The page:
Origins: "As slow as molasses in January." There was one memorable exception to that truism. And it was a deadly one.
Forty minutes past noon on
Eyewitness reports tell of a "30-foot wall of goo" that smashed buildings and tossed horses, wagons and pool tables about as if they were nothing. Twenty-one people were killed by the brown tidal wave, and 150 more were injured. The chaos and destruction were amplified — and rescue efforts were hampered — by the stickiness of the molasses. Those persons attempting to aid others all too often found themselves mired fast in the goo.
The day after the disaster, The New York Times reported:
The greatest mortality apparently occurred in one of the city buildings where a score of municipal employees were eating their lunch. The building was demolished and the wreckage was hurled fifty yards. The other city building, which had an office on the ground floor and a tenement above, was similarly torn from its foundations.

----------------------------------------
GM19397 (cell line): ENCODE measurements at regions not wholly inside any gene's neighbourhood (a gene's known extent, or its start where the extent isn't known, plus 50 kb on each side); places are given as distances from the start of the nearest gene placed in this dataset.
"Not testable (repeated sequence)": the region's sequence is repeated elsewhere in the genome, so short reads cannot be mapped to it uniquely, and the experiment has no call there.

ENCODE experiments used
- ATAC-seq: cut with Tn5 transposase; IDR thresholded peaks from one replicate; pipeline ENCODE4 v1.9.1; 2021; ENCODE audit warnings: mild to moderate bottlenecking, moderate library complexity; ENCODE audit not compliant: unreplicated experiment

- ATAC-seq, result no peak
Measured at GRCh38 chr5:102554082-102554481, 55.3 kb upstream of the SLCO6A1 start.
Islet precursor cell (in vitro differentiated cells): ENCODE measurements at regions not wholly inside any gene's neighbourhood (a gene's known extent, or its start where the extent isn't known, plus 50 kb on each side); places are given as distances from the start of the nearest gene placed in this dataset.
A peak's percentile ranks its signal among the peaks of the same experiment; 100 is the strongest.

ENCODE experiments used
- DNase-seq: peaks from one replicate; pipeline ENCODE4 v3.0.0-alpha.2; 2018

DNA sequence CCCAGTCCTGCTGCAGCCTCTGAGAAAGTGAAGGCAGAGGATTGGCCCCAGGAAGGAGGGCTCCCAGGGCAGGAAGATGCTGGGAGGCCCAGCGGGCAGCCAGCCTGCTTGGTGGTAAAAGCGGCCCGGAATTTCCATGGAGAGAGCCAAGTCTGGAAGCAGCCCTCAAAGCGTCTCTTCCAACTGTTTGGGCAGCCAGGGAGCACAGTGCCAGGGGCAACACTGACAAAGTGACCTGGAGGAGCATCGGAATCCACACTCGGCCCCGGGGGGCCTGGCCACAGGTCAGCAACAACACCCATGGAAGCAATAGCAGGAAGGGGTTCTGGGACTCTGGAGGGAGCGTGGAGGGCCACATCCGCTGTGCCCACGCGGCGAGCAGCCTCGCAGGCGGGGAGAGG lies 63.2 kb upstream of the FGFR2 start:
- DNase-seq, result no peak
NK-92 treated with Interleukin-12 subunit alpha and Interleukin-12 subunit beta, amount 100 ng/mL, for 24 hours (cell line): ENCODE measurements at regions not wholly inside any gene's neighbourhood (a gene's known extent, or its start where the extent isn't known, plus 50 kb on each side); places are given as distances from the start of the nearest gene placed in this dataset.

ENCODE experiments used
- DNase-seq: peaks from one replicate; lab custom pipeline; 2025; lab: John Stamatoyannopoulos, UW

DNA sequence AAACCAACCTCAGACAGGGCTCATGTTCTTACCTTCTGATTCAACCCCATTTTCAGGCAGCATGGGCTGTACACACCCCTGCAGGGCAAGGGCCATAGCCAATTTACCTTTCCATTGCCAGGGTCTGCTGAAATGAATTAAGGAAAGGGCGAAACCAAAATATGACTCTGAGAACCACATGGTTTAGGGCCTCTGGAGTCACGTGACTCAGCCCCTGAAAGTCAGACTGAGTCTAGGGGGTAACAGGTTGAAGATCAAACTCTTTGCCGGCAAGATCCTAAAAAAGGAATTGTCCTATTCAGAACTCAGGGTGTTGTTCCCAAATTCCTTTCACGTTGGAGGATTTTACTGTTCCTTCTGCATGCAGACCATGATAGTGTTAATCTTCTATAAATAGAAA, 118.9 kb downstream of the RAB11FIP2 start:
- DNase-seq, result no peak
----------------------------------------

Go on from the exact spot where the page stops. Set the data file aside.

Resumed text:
One of the sections of the tank wall fell on the firehouse which was nearby. The building was crushed and three firemen were buried in the ruins.
Barbara "too much sweet stuff can kill" Mikkelson
| The Molasses Disaster of
Frye, Ralph. "The Great Molasses Flood." Reader's Digest. August 1955 (pp. 63-67). The New York Times. "12 Killed When Tank of Molasses Exploded." 16 January 1919 (p. 4).